Like everyone, my life has seen multiple transitions from one stage to another. My recent experiences seem to have imparted a flavor somewhat different from previous changes, in that for the first time, the changes are physical rather than intellectual or emotional. It got me thinking back about what Willie Nelson called:
Running through the changes
Going through the stages
Coming round the corners in my life.
When I was a teen, I had the usual mistrust of The Establishment, but one day it occurred to me that much of what I ‘believed’ had been accepted uncritically from that very Establishment. I therefor set about systematically examining my views, confirming what I could verify from personal experience and logic, discarding some beliefs and reaffirming others. Generally – because I grew up in a reasonably sane environment (unlike today’s world) – the agreements between my conclusions and what I was taught tended to revolve around basic issues – how one treated others, how one met personal difficulties and responsibilities. The disagreements tended to revolve around issues that were peripheral to daily life: national politics and events, culture, religion. For the past 60 years I have kept up that habit of periodic re-evaluation of my thinking and the habit has served me well.
At about 15, I came into possession of a cache of liquor, naturally concealed from adults. I kept a bottle in my locker more to cock a snook at Authority than because I wanted it between classes. I sat in bed at night reading and listening to the radio as I drank about 8 ounces of good bourbon. I didn’t think much about it until I happened to go camping with an uncle and cousin. I was unable to fall asleep. Understand, that normally I could like down in a pile of rocks and be asleep in two minutes, but I was sleepless. I thought to myself, “Damn, I wish I had a glass of bourbon.” I was immediately shocked by my comment and realized how I had become ‘hooked’. When I got home, I dumped all the booze and didn’t have so much as a glass of 3.2% beer for the next two years. Alcoholic did not suit my self-image. Years later, something similar happened when I stopped being a smoker because it was ego-dystonic.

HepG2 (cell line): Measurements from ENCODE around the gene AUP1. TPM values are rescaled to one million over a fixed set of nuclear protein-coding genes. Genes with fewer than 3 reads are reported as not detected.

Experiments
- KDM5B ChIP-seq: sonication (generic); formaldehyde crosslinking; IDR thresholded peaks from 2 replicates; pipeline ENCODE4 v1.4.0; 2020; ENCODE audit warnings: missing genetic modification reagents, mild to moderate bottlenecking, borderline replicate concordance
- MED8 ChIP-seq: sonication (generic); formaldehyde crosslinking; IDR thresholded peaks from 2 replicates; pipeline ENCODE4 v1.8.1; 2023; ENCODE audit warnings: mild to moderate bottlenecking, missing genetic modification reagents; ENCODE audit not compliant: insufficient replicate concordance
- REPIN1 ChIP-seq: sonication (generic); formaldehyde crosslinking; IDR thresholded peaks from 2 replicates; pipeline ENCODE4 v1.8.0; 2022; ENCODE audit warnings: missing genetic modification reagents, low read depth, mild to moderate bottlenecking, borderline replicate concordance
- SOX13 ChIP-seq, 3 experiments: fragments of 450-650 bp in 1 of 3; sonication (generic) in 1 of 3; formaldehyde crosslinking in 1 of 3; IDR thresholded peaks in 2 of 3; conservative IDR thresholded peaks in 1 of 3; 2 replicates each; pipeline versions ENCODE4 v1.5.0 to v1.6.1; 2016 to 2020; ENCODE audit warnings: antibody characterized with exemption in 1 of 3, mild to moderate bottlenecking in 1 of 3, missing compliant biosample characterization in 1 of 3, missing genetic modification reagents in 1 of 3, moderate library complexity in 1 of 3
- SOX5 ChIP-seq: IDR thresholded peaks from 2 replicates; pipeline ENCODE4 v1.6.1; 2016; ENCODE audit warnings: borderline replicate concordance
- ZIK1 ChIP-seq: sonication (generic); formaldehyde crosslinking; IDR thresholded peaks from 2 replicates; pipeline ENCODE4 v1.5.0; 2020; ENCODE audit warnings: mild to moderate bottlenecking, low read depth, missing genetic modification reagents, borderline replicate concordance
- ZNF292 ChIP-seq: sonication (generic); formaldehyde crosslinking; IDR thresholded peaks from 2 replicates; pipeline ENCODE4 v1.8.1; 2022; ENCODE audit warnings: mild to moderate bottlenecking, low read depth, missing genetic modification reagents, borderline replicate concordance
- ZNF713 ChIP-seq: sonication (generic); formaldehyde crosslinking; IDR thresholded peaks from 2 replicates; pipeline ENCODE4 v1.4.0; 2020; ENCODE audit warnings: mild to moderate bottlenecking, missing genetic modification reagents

In my late teens, I began the sophomoric exercise of examining religion; reading widely, comparing beliefs, trying to resolve disagreements. I finally reduced my understanding to a set of paradoxes, which didn’t really help much as far as grasping any Ultimate Truth. It did, however, provide me with an enlightening and useful experience.
I was in the USAF at the time, stationed in Monterey California. In the evenings, I sometimes walked from the Presidio to a Naval Station about five miles away. One night, as I strolled along musing that “A is true and B is true and A & B are mutually exclusive”, my mind just ground to a halt. I had inadvertently used a technique of Zen practice to suspend certain – but not all – mental processes. I did not stop perceiving, but I stopped filtering, comparing, connecting.
I walked the 5 miles back to the Presidio, crossing downtown Monterey – bright lights, noises, busy streets, hundreds of people – without any awareness of the journey until I got back to my barracks.